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Human Rights and Racial Equality

By: Louise Smith, barrister - Updated: 11 Feb 2021 | comments*Discuss
Racial Equality Discrimination Human

Racial equality is deemed to be a fundamental human right. Whilst there may be some limited situations in which it is permissible to treat a person differently on account of their racial background this would usually amount to discrimination. A new Equality Act which came into force in October 2010 now covers many of the UK's laws governing the right to be free from racial discrimination.

Racial Equality in the UK

The UK has a long history of receiving immigrants, refugees and visitors from countries around the world. In addition to an ongoing influx of foreign nationals the UK has seen substantial waves of immigrants at different times – often by people fleeing persecution, natural disasters or economic hardship.

The UK’s history as a destination for immigrants has resulted in a population with a mixed ethnic and cultural background – particularly around urban centres. Although the UK has never recently been officially segregated, there is no doubt that racist attitudes have existed and may persist to this day. Overt or covert discrimination may have been tolerated well into the Twentieth Century. Today discrimination is almost universally outlawed except in rare situations. For example, a club for people from a particular ethnic background may be allowed to refuse membership to people from a different ethnic background.

Racial Equality and the Race Relations Act 1976

Until recently, the laws against discrimination on account of an individual’s race were contained in the Race Relations Act 1976. Although this has now largely been replaced by the Equality Act 2010 (see below) it may still apply to some acts of discrimination which took place prior to October 2010.

The Race Relations Act made it unlawful for employers to discriminate against workers on account of their race, ethnic origin or nationality. It also provided that positive action may be taken by employers in some circumstances to increase the numbers of employees from a particular ethnic background.

Racial Equality and the Human Rights Act

European Human Rights law was brought into effect in the UK in 2000 when the Human Rights Act 1998 came into force. This sets out various fundamental human rights which are considered to be common to all people. Under the Human Rights Act individuals can enforce their rights against public authorities who breach them.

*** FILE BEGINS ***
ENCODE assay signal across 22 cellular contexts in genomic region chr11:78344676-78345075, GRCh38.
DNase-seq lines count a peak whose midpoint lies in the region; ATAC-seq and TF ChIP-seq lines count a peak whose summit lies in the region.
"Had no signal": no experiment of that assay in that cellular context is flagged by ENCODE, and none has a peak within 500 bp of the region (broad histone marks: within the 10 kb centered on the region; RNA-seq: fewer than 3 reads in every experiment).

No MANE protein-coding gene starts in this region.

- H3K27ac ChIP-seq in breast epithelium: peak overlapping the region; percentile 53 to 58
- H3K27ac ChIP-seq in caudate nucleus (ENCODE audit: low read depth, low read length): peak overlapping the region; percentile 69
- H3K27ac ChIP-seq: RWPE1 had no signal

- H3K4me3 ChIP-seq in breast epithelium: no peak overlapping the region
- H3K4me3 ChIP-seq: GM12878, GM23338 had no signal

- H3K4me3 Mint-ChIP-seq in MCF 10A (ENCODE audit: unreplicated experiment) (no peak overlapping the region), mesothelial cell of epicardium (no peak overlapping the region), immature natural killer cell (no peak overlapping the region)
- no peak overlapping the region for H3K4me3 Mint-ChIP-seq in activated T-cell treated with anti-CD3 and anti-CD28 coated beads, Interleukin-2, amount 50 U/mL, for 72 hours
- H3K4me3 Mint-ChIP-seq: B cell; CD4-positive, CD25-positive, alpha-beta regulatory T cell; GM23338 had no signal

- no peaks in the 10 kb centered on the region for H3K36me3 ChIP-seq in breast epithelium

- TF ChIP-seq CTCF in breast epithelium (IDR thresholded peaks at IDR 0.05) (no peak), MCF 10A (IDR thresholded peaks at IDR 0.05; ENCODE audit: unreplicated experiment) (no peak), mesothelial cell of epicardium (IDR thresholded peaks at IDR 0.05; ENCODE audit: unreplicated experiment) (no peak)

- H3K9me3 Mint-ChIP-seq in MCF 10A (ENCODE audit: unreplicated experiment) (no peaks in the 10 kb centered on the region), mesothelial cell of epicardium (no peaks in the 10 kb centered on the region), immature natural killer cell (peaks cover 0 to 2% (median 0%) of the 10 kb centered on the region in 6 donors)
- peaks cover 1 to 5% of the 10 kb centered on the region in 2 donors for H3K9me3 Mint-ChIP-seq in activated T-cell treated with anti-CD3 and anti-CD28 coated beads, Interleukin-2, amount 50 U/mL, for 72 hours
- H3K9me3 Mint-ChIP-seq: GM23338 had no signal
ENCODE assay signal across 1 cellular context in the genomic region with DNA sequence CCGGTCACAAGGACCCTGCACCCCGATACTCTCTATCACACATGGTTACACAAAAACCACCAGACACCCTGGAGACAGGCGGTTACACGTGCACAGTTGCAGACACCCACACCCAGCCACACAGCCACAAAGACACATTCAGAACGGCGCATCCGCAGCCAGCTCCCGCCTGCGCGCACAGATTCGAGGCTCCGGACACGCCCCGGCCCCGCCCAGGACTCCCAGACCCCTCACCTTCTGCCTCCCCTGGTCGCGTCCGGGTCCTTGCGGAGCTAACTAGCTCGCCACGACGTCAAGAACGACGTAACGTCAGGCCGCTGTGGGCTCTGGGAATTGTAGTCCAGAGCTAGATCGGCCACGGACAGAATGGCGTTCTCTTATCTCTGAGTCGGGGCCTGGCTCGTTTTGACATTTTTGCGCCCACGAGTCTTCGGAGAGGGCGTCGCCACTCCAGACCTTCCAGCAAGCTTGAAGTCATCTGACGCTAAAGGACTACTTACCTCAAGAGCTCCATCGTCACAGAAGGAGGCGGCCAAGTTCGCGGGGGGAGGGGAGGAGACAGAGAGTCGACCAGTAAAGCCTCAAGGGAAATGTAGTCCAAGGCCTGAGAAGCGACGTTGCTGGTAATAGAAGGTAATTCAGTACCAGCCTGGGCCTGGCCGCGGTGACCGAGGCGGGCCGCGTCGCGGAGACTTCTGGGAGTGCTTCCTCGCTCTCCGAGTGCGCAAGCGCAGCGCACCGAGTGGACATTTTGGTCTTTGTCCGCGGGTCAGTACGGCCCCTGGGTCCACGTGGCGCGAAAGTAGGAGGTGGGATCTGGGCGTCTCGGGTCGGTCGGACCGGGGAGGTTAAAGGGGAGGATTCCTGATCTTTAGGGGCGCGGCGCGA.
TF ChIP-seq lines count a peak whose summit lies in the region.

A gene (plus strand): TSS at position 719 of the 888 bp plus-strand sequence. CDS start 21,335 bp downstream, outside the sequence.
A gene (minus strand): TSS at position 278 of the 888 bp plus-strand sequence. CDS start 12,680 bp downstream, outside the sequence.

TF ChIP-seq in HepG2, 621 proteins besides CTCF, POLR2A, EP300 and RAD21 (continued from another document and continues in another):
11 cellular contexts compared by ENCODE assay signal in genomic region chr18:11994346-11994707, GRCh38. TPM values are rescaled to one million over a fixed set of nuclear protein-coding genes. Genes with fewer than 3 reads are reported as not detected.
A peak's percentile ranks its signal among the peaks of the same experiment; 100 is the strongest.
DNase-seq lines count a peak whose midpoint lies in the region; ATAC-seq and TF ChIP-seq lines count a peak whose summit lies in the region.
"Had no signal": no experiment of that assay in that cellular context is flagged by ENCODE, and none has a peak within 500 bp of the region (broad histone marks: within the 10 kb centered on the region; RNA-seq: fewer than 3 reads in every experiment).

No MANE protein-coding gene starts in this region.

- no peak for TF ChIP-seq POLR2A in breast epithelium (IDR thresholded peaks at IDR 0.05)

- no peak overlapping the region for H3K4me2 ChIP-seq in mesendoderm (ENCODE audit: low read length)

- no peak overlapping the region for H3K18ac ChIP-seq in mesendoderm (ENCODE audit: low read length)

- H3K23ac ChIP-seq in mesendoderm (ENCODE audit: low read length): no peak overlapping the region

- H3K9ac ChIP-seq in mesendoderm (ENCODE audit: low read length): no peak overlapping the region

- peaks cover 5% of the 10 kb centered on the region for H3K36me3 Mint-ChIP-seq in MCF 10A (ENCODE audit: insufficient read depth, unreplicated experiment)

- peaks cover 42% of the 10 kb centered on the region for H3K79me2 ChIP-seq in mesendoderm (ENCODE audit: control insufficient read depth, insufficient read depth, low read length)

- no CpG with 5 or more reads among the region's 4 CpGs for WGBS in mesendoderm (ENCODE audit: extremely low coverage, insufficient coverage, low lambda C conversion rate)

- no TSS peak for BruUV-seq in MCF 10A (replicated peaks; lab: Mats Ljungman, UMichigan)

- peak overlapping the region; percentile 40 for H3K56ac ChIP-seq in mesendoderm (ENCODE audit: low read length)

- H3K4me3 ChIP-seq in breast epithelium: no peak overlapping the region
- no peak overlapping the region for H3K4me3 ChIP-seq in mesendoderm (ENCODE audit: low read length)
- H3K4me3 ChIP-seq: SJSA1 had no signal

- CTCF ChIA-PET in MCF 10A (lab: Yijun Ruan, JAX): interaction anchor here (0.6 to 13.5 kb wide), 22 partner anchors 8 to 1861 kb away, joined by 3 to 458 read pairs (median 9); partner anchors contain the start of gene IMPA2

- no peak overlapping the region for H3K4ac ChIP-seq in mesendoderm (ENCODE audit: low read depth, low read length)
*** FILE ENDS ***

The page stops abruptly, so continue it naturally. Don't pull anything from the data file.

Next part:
Article 14 of the European Convention on Human Rights states that there should be no discrimination on the basis of an individual's racial background in the way in which the other rights contained in the Convention are applied. This means that an individual may be able to take legal action against a public authority under the Human Rights Act if the public authority acts in such a way that results in:

  • an individual being prevented from enjoying one or more of the other rights contained in the Human Rights Act; or,
  • one or more of the other rights being applied differently to that individual.
A public authority that acts in a way which leads to an individual being treated differently on account of their racial background may have a defence to a claim brought under the Human Rights Act if they have a good reason for acting in that way.

The Equality Act 2010

Many of the UK’s laws dealing with equality and discrimination have been brought together under the Equality Act 2010. A substantial part of this Act came into force in October 2010 and it sets out new guidelines and rules on discrimination.

The Equality Act legislates against discrimination based on “protected characteristics” – one of the nine protected characteristics contained in the Act is race. Under the terms of the Equality Act it is, therefore, unlawful to discriminate against an individual because of the colour of their skin, their nationality or their ethnic background. The rules against discrimination contained in the Equality Act apply to employers, service providers and educational establishments.

Under equality laws all public authorities in the UK have a positive duty both to avoid racial discrimination and to promote equal opportunities for people from all racial backgrounds. Public authorities also have a duty to encourage better relations between people from different backgrounds. In carrying out this duty, public authorities uphold the principle that human rights are universal and do not depend on an individual’s racial or ethnic background.

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this website is absolute garbage, next time ask about cookies
CBT woman - 11-Feb-21 @ 11:45 AM
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